The individual health insurance market isn’t a feasible replacement for employer-based coverage. So concludes the 2011 Commonwealth Fund Health Insurance Tracking Survey. The survey of 2,134 U.S. adults found 25 percent experienced a gap in their health insurance in 2011, with a majority remaining uninsured for one year or more. Losing or changing jobs was the primary reason people experienced a coverage gap.
“The individual market has proven to be a weak stop-gap option for families who lose employer insurance,” the survey states. It reported those who attempted to find coverage in the individual market reported substantial difficulties finding affordable coverage that met their needs. Almost half of those surveyed ended up going without coverage as a result, with affordability the most common reason for not purchasing a plan.
In an information intensive economy, those who create, process, analyze and add value to information can do so from anywhere thanks to the proliferation of Information and Communications Technology (ICT) over the past two decades. Yet paradoxically, many Americans still engage in a daily commute to the office as if it were the 1950s of Dagwood Bumstead or the 1980s that inspired the more modern day office place comic strip, Dilbert. In those days, commuting to the office was necessary because that’s where the office equipment was — telephones, typewriters (and later, dedicated word processors), photocopiers and fax machines. Not anymore. Today, nearly any setting can function as an office where a knowledge worker can concentrate and be productive.
Nevertheless, on average Americans spend nearly an hour a day getting to and from an office that ICT has effectively rendered obsolete. That adds up to a lot of wasted and often stress filled time piled on top of an increasingly sedentary culture that battles the rising health care costs of lifestyle-induced chronic conditions linked to a lack of exercise, poor diet, and inadequate sleep. For the time crunched trying to balance family obligations with work, avoiding these adverse health impacts is even more challenging. Just look around any traditional office setting and chances are you’ll see plenty of stressed out, sleep deprived, and overweight people who are more likely use medical services and in turn increase their employers’ health care utilization costs.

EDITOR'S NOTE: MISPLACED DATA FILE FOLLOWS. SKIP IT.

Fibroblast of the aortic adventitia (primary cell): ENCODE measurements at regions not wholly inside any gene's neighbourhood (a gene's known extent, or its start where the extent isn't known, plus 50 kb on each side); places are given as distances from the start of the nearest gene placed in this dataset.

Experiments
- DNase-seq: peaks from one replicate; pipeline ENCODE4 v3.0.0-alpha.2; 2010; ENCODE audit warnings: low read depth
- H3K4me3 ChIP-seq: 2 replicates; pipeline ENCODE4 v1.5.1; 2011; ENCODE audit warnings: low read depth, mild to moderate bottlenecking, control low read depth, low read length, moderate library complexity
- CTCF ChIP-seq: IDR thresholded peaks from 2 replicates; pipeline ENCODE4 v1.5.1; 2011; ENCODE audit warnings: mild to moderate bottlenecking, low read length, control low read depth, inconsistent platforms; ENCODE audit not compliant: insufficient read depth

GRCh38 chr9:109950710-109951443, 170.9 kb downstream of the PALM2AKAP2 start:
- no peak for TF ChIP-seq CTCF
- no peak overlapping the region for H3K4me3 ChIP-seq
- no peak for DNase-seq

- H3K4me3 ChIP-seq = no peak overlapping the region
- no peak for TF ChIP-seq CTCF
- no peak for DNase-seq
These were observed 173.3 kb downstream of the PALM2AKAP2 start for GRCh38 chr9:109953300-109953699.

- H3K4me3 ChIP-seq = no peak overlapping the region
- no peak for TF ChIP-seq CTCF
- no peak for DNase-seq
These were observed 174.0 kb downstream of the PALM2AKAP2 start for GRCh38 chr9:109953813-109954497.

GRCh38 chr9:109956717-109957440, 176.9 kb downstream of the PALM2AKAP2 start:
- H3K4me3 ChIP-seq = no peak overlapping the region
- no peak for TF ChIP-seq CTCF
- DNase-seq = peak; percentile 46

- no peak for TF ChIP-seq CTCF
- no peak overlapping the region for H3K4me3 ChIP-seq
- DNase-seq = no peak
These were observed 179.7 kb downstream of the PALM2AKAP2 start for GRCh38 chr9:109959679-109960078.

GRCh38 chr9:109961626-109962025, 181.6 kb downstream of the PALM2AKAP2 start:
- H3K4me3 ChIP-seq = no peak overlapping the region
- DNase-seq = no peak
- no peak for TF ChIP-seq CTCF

What’s needed is a new model for traditional office-based work that can free up time for exercise, healthier home cooked meals and sleep that would otherwise be wasted on daily commuting. Fortunately, such a model better suited to today’s highly connected, information everywhere economy exists: ROWE or a Results Only Work Environment. A ROWE values getting the work done over daily office attendance. Early indications are that workplaces that adopt ROWE can achieve better health status at a time when workplace wellness is getting increased attention to slow the nation’s unsustainable rise in health care costs. A University of Minnesota study issued in December 2011 found workers in a ROWE realized increased health-related behaviors of more sleep and exercise — behaviors that can go a long way toward maintaining health and reducing medical utilization. ROWE is poised to become the successor to traditional “workplace wellness” programs that have been slow to demonstrate tangible progress in reducing employer health care costs.